Fab Lab can help Navy get creative with repairs at sea
- By Kevin McCaney
- Feb 13, 2015
The military has for several years now adapted new technologies such as 3D printing to enhance its ability to make repairs and maintain equipment when deployed. It saves a lot of time and money if maintenance teams can 3D print a broken part or missing tool, rather than requisitioning the part and waiting for delivery, or waiting to put in to port.
In many cases, they just pull up a computer-aided design drawing of the part and use that to manufacture it digitally. But what if a repair or other job requires something that’s not already in the manual? That’s part of the idea behind the Navy’s addition of a Fab Lab—which stands for fabrication laboratory—at the Mid-Atlantic Regional Maintenance Center (MARMC) in Norfolk, Va.
The lab, being installed as part of DARPA’s Manufacturing Experimentation and Outreach Two (MENTOR2) program, aims to provide state-of-the-art training in fabrication technology, along with tools necessary to make a greater range of repairs in harsh environments, so that personnel can design, as well as fabricate, what they need, according to DARPA.
The Navy’s current machine and fabrication shops can be limited in their access to adaptive manufacturing and design expertise for jobs such as unmanned aerial vehicles in the field or ship systems at sea. MENTOR2 wants to change that.
Maintenance crew members, known as maintainers, “are pros at adapting what they have to get the mission done,” said Gill Pratt, program manager in DARPA’s Defense Sciences Office. “But beyond the need to facilitate quick repairs, we hope that by training sailors on Fab Lab equipment they’ll be better able to convert their innovative ideas into designs and rapid prototypes that could be certified for wider fleet use.”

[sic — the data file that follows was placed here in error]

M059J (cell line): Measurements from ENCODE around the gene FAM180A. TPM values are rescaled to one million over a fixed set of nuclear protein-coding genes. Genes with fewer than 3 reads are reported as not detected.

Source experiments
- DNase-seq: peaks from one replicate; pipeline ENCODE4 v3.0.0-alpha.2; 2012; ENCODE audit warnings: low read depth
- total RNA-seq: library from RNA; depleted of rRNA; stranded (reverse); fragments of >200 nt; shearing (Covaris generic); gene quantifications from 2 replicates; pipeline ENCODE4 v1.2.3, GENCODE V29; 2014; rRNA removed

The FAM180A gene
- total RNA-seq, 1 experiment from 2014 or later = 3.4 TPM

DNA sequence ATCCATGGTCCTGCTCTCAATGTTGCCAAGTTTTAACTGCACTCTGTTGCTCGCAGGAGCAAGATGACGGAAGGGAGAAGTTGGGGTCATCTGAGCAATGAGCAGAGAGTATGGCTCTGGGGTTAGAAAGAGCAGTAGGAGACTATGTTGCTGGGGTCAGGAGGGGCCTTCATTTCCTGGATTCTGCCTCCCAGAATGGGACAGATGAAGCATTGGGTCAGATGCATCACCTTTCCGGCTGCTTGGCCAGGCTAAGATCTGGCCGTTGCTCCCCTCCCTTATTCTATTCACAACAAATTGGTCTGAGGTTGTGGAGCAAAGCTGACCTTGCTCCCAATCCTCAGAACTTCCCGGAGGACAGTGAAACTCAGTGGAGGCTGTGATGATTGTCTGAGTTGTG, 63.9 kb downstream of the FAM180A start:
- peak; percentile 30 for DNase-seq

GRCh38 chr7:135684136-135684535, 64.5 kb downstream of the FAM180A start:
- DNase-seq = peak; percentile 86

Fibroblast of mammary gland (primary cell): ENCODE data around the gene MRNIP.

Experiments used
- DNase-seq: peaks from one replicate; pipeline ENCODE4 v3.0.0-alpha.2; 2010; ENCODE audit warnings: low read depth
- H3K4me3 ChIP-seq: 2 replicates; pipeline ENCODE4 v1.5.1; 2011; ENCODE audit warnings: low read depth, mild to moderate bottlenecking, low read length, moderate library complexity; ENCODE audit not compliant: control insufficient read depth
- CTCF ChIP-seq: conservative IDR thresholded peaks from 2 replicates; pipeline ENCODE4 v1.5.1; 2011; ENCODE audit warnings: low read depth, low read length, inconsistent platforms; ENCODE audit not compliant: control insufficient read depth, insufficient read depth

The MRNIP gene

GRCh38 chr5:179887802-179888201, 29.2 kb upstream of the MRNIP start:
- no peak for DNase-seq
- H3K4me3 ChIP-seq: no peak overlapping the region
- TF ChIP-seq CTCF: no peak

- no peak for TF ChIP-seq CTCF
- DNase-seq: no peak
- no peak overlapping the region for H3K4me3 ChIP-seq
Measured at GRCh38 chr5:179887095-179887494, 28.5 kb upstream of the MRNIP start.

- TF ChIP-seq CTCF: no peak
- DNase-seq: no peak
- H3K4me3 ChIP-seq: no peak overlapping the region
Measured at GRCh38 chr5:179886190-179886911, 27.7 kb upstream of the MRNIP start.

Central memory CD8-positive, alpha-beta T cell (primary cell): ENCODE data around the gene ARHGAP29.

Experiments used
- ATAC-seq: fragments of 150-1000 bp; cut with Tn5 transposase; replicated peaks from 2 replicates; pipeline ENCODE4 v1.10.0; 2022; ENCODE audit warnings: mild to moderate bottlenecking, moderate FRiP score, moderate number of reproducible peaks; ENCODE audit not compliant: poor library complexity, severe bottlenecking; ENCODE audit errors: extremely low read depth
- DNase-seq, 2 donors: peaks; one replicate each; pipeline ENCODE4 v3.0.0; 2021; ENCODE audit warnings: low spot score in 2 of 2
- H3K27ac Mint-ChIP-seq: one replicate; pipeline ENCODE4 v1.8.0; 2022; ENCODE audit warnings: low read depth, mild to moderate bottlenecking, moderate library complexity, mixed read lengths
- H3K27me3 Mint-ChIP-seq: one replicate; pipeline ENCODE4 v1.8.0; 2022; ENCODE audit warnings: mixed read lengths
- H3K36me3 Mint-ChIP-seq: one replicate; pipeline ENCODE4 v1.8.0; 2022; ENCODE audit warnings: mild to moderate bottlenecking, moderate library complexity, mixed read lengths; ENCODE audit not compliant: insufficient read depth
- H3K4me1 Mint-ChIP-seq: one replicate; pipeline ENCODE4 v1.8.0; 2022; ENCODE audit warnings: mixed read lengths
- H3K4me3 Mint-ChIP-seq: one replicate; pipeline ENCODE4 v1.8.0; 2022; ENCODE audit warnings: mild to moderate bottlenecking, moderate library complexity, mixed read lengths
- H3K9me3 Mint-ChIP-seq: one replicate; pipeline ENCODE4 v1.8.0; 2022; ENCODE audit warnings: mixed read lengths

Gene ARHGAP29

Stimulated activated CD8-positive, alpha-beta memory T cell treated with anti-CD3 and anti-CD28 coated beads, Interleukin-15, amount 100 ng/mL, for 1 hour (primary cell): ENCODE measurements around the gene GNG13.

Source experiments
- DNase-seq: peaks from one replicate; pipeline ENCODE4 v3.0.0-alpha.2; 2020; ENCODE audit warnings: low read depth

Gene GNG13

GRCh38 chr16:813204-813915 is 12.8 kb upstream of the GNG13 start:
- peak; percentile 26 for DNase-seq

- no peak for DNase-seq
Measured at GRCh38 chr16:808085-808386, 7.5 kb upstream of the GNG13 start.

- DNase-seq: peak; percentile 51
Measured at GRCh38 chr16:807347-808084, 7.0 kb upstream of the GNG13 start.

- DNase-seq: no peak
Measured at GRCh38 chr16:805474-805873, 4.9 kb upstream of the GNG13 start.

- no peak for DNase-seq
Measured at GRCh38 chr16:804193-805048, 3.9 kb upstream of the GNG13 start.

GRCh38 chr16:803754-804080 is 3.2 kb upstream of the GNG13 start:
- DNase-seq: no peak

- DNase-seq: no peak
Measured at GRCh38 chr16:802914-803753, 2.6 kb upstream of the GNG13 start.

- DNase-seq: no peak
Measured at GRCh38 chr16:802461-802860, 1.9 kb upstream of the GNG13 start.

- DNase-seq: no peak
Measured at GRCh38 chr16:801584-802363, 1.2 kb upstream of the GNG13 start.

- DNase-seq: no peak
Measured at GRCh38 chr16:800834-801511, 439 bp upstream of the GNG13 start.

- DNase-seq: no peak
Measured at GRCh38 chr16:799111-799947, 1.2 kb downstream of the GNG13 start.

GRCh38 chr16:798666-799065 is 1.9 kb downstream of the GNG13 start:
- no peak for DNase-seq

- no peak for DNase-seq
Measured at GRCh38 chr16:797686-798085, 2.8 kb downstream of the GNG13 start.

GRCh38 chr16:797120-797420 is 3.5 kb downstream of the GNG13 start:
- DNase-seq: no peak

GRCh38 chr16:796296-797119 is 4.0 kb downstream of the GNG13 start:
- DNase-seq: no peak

Fab Labs, which are overseen by the Fab Foundation, grew out of the Massachusetts Institute of Technology’s Center for Bits and Atoms in 2001. Today, the Fab Lab Network comprises 450 Fab Labs in 55 countries, operating as a collaborative affiliation for sharing information.
A Fab Lab includes laser cutters for 2D and 3D structures, a sign cutter that that plots in copper for antennas and sign routers, 3D printers, high-speed microcontrollers for on-site rapid circuit prototyping, digital design tools that use open-source software, and other tools.
By opening a Fab Lab of its own, the Navy not only gets better-trained personnel, but the chance to collaborate with other labs, while drawing on MIT’s off-the-shelf, industrial-grade fabrication and electronics tools, and open source software.
And the lab at MARMC could be just the beginning. “Prototype component designs potentially could be shared digitally across the Navy, and perhaps result in Fab Labs being established in other military locations,” Pratt said.
Kevin McCaney is a former editor of Defense Systems and GCN.